I am currently a Postdoctoral Scholar in the Division of Biology & Biological Engineering at Caltech, working on developing novel sensory experiences using sensory augmentation and substitution devices by conducting and applying research that probes the basic psychophysical and neural mechanisms of sensory perception.
Previously, I was a visiting researcher at Microsoft Research where I was working on developing novel sensory experiences in Virtual Reality (VR) using multimodal VR systems. Prior to my appointment at Microsoft, I was a postdoctoral researcher in Henrik Ehrsson's Brain, Body and Self Lab at the Karolinska Institute where I conducted experiments investigating the role of mental imagery in human perception, and the neural processes involved in constructing a coherent perception of the world around us and of ourselves. My work has made use of a variety of behavioral and neuroimaging techniques to investigate questions such as whether mental imagery can alter veridical cross-modal sensory perception via multisensory integration; whether cross-modal brain plasticity can be induced from imagined sensory stimuli; whether we can tap into brain plasticity to improve the perceptual experience of low-fidelity virtual environments in VR; whether haptic feedback from controllers in VR can create novel tactile sensations that cannot be experienced in the real world; and whether false feedback from a brain computer interface can elicit illusory intentions.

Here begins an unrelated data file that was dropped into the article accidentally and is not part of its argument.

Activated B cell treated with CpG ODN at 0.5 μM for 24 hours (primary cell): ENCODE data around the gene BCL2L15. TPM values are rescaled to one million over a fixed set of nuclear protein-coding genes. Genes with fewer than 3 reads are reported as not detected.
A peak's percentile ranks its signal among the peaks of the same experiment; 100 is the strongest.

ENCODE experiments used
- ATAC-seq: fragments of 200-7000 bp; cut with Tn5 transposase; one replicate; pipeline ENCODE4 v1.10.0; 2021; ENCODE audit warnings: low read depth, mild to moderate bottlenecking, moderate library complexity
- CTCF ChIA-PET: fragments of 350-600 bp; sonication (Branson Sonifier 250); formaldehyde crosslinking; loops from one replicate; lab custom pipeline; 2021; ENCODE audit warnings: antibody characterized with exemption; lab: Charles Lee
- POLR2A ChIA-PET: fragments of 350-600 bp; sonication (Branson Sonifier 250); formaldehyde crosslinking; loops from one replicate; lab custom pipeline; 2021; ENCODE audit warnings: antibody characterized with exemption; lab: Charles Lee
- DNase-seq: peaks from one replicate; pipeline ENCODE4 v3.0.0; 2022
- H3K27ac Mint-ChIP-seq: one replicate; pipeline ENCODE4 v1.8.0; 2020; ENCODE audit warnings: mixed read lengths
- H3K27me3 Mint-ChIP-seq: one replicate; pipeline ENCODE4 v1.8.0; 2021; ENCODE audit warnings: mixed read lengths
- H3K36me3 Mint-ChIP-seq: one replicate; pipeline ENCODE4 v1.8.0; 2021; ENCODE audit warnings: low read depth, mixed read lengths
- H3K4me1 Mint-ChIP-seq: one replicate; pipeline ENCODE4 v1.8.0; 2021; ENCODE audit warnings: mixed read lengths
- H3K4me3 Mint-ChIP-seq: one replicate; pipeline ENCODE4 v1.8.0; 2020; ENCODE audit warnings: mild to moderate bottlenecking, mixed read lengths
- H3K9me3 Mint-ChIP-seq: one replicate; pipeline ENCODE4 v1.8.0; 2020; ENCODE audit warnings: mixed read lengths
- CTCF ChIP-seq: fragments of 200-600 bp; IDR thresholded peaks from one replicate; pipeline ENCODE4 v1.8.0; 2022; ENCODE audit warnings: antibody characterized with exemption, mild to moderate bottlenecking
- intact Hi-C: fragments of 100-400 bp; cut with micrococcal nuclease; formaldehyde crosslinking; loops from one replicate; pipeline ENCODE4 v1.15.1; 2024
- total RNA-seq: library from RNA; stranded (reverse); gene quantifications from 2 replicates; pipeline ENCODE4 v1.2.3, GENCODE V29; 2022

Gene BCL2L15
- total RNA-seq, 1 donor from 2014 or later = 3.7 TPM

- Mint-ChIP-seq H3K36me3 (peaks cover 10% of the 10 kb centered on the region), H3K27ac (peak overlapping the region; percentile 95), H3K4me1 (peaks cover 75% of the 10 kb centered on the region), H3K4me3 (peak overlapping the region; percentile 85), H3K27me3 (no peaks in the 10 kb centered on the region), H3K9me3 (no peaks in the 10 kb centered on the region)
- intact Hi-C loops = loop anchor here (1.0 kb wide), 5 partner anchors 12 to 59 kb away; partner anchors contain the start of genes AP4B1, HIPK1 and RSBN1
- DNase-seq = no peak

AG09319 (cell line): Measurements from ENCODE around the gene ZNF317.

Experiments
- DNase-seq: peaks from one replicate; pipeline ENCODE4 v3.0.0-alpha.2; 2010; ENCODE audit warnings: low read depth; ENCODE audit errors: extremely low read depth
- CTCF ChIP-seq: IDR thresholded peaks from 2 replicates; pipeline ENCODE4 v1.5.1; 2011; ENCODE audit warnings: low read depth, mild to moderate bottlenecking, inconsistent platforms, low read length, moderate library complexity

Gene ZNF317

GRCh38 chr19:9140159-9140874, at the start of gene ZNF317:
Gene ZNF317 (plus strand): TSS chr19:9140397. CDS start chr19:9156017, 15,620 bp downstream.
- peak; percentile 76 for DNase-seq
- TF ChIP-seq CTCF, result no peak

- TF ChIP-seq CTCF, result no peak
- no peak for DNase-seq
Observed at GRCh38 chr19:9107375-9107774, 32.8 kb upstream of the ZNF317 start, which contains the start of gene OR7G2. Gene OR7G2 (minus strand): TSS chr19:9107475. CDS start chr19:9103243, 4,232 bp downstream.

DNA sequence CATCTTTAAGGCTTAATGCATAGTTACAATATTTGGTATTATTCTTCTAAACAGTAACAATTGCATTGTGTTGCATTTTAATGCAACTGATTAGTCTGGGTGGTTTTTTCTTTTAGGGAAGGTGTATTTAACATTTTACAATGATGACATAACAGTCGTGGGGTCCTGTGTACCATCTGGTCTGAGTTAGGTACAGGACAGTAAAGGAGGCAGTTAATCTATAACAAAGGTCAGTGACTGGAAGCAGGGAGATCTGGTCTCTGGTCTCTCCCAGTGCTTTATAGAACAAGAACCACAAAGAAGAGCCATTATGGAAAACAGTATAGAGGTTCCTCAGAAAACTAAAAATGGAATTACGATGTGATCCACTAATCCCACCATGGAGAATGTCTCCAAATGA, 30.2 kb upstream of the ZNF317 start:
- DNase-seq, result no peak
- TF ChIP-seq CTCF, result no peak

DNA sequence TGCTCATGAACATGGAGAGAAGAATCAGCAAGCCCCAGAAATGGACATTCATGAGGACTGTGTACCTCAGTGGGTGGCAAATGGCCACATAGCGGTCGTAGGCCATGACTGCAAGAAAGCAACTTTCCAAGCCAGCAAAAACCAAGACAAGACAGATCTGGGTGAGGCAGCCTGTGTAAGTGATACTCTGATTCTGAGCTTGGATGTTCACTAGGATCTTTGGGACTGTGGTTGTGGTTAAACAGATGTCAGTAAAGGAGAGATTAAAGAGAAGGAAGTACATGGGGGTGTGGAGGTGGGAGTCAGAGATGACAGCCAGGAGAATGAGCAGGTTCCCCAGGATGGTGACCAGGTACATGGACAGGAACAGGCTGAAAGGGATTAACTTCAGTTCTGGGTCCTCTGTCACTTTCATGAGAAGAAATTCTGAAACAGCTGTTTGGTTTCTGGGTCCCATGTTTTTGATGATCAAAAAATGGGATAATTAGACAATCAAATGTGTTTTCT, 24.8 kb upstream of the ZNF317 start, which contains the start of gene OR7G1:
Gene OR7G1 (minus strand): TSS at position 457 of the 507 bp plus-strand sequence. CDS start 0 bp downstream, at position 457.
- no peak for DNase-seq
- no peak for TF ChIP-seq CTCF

Prior to my doctoral studies, I graduated from San Francisco State University's Department of Psychology, with my M.A. in Psychological Research (Mind, Brain, and Behavior) in May of 2010. During my master's I worked in Dr. Ezequiel Morsella's Action and Consciousness Lab investigating (a) the complex relationship between action and awareness and (b) people's lay intuitions regarding the nature of action and psychologicial processes. I began working with Dr. Morsella as an undergraduate honor's student in 2007 at San Francisco State University investigating the relationships among automaticity, conscious processing, and self-regulation/self control.